The Colorado search and rescue service stopped charging for their services because they found it was a deterrent to usage.  When reimbursement was required, people were reluctant to ask for assistance, sometimes waiting until the situation was dire.  Even then, when the search and rescue team arrived at the scene, some people refused help due to the fee.  These situations must be highly frustrating for a team whose purpose is to help.

Feeling inadequate

Driving less than a minute from my home a couple of days ago I saw a bicycle rider fallen onto the sidewalk.  I pulled my car over to the curb and helped the individual up.  It was only at that point that I realized he was an older man.  His arms and legs were bumped and soon to be bruised.  Other than letting me check that his bike was still working he refused any additional help.  I talked with him for a while, asking a few general questions.  This gave me some satisfaction that he was not disoriented and also let me obtain a bit more information so I could follow-up on his safety.  He would not let me phone anyone and would not accept a car ride with me (I have a bike rack so this would have worked).  However, through my questioning I learned his destination and his first name.  I obtained the phone number from the internet and was able to confirm that he had arrived and appeared to be fine.  It felt so inadequate to do so little.

Older adults can frustrate our attempts to help

Most of us are aware of someone who has reached a point in their life where health issues are affecting their daily routine.  You want to help but either don’t know what to do or have had your offers rejected.  Adults have the right to refuse help as long as they are cognitively competent to make this decision.  Generally what that means is that they understand the consequences of their choices.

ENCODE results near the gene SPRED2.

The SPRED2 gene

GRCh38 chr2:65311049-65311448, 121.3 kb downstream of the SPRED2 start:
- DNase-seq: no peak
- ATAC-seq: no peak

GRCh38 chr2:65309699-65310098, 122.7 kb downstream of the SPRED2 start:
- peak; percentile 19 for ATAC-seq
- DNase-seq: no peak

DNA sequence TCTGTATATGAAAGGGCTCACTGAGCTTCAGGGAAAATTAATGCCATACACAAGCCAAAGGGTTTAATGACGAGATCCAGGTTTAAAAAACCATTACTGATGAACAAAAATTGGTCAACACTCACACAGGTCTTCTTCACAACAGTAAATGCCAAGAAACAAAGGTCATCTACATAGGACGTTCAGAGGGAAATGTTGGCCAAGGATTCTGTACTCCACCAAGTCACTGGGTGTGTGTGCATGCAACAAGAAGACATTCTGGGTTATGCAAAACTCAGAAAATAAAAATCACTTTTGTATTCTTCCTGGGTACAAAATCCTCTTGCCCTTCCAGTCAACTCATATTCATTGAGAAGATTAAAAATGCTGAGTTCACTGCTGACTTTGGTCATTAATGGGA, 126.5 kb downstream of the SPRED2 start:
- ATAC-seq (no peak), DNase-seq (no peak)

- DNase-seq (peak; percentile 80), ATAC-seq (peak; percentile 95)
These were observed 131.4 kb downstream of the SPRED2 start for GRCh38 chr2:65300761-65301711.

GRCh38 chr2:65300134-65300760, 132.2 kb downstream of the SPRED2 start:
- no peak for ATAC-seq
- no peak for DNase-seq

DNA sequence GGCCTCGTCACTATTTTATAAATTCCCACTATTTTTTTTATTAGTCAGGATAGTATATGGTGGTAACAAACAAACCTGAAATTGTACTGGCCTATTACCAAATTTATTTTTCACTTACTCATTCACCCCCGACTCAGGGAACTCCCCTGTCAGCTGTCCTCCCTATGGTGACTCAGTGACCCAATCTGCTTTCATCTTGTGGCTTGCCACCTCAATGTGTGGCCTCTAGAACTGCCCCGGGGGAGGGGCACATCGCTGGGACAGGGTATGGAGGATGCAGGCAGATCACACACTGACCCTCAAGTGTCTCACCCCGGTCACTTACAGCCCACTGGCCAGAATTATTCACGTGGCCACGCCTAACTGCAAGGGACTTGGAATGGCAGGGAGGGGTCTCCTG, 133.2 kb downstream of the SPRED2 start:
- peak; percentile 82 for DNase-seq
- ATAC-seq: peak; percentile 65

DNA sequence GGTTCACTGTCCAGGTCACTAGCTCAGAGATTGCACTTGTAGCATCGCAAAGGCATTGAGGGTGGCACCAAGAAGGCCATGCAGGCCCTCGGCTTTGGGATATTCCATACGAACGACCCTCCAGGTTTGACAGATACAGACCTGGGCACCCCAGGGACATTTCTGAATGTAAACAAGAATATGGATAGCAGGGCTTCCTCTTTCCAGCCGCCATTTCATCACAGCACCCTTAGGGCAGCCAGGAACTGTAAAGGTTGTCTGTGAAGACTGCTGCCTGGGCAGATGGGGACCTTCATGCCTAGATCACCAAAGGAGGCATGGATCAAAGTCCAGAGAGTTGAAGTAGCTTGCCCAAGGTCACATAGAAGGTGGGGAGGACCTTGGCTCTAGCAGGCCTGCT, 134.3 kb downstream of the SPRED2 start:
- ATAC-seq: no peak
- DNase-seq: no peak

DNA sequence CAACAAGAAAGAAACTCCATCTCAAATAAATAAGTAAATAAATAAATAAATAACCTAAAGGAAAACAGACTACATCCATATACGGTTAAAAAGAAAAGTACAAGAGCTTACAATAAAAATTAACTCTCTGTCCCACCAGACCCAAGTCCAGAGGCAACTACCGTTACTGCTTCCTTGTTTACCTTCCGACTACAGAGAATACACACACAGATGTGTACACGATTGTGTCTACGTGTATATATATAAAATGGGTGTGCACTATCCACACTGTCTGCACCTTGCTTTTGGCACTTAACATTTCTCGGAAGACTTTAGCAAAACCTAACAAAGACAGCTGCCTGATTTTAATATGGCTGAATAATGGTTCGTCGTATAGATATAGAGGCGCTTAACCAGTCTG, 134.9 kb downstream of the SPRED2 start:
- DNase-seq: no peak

Get ready with a counter-offer after help is refused

Be prepared for rejection of your offers of help.  The older adult may feel they are becoming a burden or they are not yet ready to acknowledge that age-related changes are resulting in increasing daily risks.  Consider these options as reasonable counter-offers to your rejected help and a way to begin to better secure the older person’s living environment.

  1. If there is a person in the household with a dementia diagnosis who is wandering, consider purchasing the MedicAlert system.  It’s very inexpensive (less than $100 annually) and provides a contact source for information about the individual if they become lost:  http://www.alzheimer.ca/en/Living-with-dementia/Day-to-day-living/Safety/Safely-Home#cost
  2. An in-home emergency alert system that is worn by the older person (usually a bracelet or necklace) provides single button contact if the individual requires assistance after a fall.  There are increasing levels of service from these organizations such as phone call reminders for medications or daily health check phone calls.  Generally these services will cost less than $500 annually after the initial installation.  Today’s news could have been much different if these alarms were available:“In a pair of similar incidents in Victoria, two men have been found in their homes after falling and being unable to seek help for days.”(1)
  3. Exchange phone numbers with your older adult’s neighbours.  Let them know that you would appreciate a phone call if they observe anything out of the ordinary or if they have any other concern.  If bad weather or some local emergency arises these phone numbers provide an additional source for ensuring the older adult’s safety.  Cost $0.

This general feeling of inadequacy may be something that friends and family of older adults are stuck with.  However, even the small actions mentioned above may be sufficient to make a big difference if an emergency arises.

(1) http://www.vancouversun.com/health/Victoria+rescued+after+falling+homes+spending+week+floor/8840013/story.html

*photo from Hans via Pixabay